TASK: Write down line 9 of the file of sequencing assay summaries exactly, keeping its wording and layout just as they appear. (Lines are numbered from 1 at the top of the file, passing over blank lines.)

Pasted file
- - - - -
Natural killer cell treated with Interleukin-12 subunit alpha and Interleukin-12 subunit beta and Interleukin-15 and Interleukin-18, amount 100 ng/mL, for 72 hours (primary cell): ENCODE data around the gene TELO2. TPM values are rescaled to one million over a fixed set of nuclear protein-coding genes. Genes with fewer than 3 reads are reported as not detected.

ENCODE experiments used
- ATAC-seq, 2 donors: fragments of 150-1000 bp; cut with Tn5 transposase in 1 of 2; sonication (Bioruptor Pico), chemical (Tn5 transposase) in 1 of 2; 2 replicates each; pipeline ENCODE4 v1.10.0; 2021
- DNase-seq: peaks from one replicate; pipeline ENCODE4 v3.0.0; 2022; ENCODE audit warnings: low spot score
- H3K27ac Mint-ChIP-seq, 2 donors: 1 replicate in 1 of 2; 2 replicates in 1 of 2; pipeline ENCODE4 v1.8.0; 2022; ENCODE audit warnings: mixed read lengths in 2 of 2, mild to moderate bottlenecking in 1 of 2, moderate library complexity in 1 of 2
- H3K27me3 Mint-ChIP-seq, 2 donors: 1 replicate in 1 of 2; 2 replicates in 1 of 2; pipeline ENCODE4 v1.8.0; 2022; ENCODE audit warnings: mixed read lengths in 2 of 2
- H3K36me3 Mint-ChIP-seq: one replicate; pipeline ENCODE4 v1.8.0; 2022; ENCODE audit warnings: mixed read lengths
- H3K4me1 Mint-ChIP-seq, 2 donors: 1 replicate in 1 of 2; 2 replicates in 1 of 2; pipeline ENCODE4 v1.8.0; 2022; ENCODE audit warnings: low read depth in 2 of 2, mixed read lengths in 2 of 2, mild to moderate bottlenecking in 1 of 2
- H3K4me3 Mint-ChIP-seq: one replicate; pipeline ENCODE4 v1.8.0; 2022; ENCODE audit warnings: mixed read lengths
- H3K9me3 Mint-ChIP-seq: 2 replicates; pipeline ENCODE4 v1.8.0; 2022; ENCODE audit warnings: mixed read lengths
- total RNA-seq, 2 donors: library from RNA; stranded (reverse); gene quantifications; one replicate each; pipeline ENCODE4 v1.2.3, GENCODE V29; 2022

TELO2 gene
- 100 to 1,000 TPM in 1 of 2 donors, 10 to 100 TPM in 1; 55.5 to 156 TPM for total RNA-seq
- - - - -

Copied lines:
- H3K4me3 Mint-ChIP-seq: one replicate; pipeline ENCODE4 v1.8.0; 2022; ENCODE audit warnings: mixed read lengths